On June 7, Physicians for Human Rights released a report that concludes that the Bush administration may have conducted illegal and unethical human experimentation and research on detainees in CIA custody. This research, if proven to have occurred, could violate the Geneva Conventions, the Common Rule, the Nuremberg Code and other international and domestic prohibitions against illegal human subject research and experimentation.
Not only are these alleged acts gross violations of human rights law, they are a grave affront to America’s core values.
Physicians for Human Rights, together with Amnesty International, the Bill of Rights Defense Committee, the Center for Constitutional Rights, the Center for Victims of Torture, Human Rights Watch, International Rehabilatation Council for Torture Victims, the National Religious Campaign Against Torture, and Psychologists for Social Responsibility, has filed a complaint based on evidence of CIA experimentation with the Office of Human Research Protection. The complaint demands that OHRP launch a full investigation into possible human experimentation by the CIA.
The OHRP, which is part of the U.S. Department of Health & Human Services, is responsible for ensuring that federally funded research involving human subjects complies with scientific and human rights-based regulations. OHRP has a long history of sanctioning powerful institutions that violate US law protecting human subjects in research.
The elected officials have failed in their duty to investigate apparent CIA wrongdoing. It’s time to get the experts involved.
Take action now by joining the OHRP complaint. Anyone world-wide can officially join the complaint just by signing below. [http://phrtorturepapers.org/?page_id=451] You will add your name to a list of thousands of people calling for justice. You will not be asked to come to court, nor will you need to take further action. By signing your name, you will have demanded an official investigation into deeply disturbing allegations of illegal CIA experimentation on detainees.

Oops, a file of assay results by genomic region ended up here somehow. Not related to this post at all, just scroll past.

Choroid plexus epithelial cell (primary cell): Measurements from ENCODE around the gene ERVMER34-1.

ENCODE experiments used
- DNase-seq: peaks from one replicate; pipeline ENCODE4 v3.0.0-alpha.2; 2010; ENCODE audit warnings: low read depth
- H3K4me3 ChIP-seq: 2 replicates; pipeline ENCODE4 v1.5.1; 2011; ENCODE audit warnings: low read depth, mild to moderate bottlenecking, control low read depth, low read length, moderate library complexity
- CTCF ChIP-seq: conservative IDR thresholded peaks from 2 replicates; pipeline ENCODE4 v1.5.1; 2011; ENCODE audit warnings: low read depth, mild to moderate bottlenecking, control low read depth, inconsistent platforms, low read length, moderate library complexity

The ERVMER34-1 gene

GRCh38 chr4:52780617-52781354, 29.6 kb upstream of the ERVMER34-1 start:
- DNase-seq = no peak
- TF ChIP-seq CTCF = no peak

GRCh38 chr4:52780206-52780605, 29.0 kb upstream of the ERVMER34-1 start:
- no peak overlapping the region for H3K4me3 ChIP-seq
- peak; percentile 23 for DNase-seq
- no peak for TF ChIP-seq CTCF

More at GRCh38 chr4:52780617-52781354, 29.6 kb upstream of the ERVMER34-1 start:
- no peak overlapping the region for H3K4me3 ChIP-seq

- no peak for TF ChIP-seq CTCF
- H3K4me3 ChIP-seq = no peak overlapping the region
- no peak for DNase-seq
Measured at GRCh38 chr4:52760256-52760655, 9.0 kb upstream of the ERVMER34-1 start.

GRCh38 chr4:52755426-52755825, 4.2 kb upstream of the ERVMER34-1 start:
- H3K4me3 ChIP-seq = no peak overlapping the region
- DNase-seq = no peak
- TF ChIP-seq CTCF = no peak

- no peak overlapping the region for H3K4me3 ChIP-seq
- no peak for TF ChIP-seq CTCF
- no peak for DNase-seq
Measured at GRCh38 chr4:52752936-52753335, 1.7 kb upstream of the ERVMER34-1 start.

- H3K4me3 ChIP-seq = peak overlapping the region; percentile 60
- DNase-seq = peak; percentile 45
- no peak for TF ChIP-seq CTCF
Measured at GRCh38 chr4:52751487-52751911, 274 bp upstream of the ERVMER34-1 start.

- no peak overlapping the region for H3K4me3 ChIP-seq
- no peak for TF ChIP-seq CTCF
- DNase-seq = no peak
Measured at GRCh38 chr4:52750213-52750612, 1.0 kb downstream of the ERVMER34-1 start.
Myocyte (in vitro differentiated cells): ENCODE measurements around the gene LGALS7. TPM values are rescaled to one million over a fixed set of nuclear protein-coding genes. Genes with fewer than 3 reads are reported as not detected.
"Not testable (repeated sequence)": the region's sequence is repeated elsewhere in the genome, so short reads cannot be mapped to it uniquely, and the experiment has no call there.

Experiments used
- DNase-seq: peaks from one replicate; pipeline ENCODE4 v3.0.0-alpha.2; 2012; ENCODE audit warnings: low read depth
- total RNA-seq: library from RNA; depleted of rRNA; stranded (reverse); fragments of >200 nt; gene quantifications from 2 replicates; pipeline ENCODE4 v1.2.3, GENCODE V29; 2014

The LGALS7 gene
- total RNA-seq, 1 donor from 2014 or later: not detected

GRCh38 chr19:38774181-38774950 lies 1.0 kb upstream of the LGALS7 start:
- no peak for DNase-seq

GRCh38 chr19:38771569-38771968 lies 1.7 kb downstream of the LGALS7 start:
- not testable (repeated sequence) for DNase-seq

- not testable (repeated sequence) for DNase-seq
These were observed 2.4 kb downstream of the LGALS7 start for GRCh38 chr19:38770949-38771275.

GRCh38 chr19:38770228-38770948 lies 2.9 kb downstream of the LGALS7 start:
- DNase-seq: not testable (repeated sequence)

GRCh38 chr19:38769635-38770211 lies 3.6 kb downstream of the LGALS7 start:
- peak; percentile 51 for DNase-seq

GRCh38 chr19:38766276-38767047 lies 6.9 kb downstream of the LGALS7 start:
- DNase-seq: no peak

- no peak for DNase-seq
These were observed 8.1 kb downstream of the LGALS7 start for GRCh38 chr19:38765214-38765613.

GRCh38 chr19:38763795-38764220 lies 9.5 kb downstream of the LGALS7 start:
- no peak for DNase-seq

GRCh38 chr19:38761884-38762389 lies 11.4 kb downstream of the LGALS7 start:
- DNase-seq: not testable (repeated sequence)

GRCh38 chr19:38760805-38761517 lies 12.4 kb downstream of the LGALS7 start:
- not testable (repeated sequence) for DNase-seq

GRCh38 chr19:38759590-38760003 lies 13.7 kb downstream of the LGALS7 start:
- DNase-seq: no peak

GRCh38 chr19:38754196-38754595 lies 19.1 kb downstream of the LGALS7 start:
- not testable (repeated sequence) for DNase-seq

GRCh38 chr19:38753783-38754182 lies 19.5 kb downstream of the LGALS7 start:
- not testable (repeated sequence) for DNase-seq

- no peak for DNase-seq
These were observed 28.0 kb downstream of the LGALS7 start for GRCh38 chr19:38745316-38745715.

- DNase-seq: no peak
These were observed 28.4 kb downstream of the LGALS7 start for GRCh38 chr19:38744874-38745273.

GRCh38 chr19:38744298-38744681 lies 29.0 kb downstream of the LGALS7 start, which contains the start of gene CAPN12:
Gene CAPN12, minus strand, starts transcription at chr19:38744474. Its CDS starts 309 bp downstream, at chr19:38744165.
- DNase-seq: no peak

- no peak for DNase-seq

The integrity of America’s commitment to human rights and the rule of law stands in the balance. Sign on to the OHRP complaint (text below) today.
Send this petition to:
- Director of Compliance and Oversight Division Kristina Borror
Recent reports by Physicians for Human Rights and a paper by Renée Llanusa-Cestero in “Accountability in Research” raise concerns that the CIA’s Office of Medical Services (OMS) conducted research and experimentation on detainees in US custody and, in the process, likely violated federal regulations governing human subject research carried out by United States Government entities. These regulations are known as The Common Rule (45 CFR 46). The CIA is one of seventeen federal agencies required by law to adhere to The Common Rule when conducting federally funded research on human beings.
The Office for Human Research Protections (OHRP) should initiate immediately an official investigation into experimentation by the CIA on detainees in its custody based upon the following evidence of wrongdoing detailed in declassified government documents:
(1) The collection by OMS health professionals of data from detainees in order to derive generalizable knowledge of the effects on detainee subjects of “enhanced interrogation” techniques. These techniques, which have serious potential to cause harm, included sleep deprivation, waterboarding, sensory deprivation and overload. It appears that data also was collected on the impact of techniques both when used individually and when applied in combination;
(2) The collection of data from detainees subjected to the technique of the waterboard in order to develop new methods and procedures for its application, including the experimental use of potable saline in place of water to reduce the risk of hyponatremia;
(3) The CIA’s apparent failure to comply with The Common Rule’s regulations (a) requiring all human research subjects to provide informed consent, (b) assuring that subjects of research have the right and ability to stop their participation in the research at any time, and (c) requiring the conduct of prior review of the proposed human subject research by an Institutional Review Board.
We request the OHRP to conduct a For-Cause Compliance Oversight Evaluation of the CIA OMS for research targeting detainee subjects.
If the OHRP concludes that OMS research on detainees subjected to “enhanced interrogation” techniques commonly viewed as torture violated The Common Rule and internationally accepted standards of health professional ethics, the CIA must be immediately sanctioned by the Department of Health and Human Services. Any personnel found to have violated the law should be referred to the Department of Justice for prosecution. Professionals determined to be in violation of their ethically mandated responsibilities should be referred to state licensing bodies and professional associations for appropriate professional sanctions.
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